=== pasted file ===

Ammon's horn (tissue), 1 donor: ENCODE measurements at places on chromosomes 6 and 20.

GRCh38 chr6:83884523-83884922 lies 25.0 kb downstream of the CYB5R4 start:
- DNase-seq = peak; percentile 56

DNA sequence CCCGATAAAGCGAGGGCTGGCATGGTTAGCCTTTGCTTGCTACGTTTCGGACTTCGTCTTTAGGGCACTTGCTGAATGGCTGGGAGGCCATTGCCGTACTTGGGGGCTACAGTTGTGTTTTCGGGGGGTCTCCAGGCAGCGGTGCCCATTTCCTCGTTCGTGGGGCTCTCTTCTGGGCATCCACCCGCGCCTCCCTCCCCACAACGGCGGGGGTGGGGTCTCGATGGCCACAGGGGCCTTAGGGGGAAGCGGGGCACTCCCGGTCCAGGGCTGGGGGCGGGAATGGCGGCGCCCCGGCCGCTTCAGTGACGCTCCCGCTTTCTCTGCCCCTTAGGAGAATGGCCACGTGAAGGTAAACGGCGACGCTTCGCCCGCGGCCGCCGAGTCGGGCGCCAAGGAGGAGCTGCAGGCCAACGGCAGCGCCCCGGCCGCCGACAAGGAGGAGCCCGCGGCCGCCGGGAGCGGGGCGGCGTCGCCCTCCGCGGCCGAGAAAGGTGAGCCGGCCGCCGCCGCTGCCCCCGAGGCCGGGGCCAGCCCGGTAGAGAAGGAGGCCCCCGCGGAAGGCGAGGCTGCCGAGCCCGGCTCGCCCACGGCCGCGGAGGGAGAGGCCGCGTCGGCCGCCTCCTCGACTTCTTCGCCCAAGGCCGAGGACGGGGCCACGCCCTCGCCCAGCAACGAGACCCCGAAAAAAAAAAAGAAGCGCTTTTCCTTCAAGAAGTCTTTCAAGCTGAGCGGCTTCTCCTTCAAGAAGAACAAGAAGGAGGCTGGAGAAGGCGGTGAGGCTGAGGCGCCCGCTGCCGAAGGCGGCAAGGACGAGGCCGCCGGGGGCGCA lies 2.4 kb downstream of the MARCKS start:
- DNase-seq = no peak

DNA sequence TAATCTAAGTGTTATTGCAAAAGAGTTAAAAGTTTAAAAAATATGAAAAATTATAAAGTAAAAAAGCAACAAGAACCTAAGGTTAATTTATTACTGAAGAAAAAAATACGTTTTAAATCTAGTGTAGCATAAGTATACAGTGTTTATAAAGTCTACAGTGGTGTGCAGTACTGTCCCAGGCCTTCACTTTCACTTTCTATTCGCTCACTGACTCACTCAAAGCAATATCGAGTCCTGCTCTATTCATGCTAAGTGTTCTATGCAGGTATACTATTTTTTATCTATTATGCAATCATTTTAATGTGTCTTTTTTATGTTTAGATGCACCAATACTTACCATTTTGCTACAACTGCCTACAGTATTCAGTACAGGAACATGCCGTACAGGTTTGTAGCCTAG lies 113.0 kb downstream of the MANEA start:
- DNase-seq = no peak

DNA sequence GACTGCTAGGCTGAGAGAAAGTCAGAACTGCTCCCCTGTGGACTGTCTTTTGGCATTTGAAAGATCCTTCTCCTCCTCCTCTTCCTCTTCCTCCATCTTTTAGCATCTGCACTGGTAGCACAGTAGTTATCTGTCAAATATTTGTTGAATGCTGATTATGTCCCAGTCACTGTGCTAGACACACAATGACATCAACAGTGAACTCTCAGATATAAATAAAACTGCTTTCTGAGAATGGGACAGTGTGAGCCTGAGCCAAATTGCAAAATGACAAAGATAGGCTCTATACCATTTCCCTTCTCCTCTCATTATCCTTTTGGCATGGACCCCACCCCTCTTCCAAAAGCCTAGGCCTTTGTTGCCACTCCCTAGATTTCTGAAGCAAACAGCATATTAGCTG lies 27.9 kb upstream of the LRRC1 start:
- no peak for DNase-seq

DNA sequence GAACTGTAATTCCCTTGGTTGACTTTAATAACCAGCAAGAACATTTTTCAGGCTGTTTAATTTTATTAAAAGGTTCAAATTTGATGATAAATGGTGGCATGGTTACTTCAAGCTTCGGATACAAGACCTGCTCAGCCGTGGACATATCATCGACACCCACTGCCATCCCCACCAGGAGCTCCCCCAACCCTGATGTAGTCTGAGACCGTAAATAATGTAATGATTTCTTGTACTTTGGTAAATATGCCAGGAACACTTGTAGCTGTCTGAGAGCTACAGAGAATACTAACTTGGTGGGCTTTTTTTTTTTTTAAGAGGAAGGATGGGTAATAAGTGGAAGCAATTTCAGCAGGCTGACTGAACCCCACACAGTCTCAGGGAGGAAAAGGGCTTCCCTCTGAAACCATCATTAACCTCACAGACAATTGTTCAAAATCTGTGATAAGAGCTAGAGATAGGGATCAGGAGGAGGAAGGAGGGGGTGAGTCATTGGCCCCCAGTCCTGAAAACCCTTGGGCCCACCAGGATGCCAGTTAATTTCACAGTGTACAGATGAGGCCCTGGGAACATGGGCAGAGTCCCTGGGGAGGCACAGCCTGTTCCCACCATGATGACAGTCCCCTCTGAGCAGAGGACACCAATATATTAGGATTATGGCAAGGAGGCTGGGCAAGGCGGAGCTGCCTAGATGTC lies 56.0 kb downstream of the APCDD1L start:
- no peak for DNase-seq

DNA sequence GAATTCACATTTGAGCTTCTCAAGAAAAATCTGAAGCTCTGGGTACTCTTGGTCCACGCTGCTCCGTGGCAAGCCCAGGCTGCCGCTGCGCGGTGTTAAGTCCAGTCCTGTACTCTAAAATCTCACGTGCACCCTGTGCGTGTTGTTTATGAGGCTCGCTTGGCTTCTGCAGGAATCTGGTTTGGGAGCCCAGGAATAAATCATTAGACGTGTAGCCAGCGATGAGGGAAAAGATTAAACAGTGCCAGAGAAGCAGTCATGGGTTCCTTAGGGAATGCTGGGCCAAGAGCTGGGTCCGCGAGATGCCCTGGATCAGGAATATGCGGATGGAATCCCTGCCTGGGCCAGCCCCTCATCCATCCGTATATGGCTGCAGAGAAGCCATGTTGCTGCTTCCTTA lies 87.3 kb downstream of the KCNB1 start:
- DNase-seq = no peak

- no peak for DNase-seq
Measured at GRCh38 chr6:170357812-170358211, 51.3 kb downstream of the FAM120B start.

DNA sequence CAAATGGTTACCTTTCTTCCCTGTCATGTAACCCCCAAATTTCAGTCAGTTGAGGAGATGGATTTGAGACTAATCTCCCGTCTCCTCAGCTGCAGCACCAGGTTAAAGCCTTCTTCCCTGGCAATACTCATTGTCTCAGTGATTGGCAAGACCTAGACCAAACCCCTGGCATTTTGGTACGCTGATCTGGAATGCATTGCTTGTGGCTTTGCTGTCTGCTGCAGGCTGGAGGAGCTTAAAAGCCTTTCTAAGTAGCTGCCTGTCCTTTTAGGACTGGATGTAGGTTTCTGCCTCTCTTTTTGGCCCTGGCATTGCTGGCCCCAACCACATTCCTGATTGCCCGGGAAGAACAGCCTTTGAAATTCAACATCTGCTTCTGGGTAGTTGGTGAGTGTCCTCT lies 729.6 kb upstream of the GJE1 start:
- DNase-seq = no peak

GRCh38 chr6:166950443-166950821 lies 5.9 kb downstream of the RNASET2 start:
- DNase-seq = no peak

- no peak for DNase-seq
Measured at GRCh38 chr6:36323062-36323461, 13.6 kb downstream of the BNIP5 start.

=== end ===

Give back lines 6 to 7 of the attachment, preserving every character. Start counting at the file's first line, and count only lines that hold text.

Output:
DNA sequence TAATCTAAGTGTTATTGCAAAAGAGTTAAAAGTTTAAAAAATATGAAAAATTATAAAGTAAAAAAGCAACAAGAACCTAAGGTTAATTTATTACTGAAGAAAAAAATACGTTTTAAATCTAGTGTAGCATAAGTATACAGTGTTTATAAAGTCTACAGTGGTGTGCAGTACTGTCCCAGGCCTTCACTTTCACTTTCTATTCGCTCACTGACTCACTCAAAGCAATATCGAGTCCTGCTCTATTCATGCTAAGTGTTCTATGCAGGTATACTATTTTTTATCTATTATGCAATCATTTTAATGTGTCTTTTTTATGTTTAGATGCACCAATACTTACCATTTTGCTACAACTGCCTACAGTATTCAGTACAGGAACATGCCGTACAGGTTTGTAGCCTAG lies 113.0 kb downstream of the MANEA start:
- DNase-seq = no peak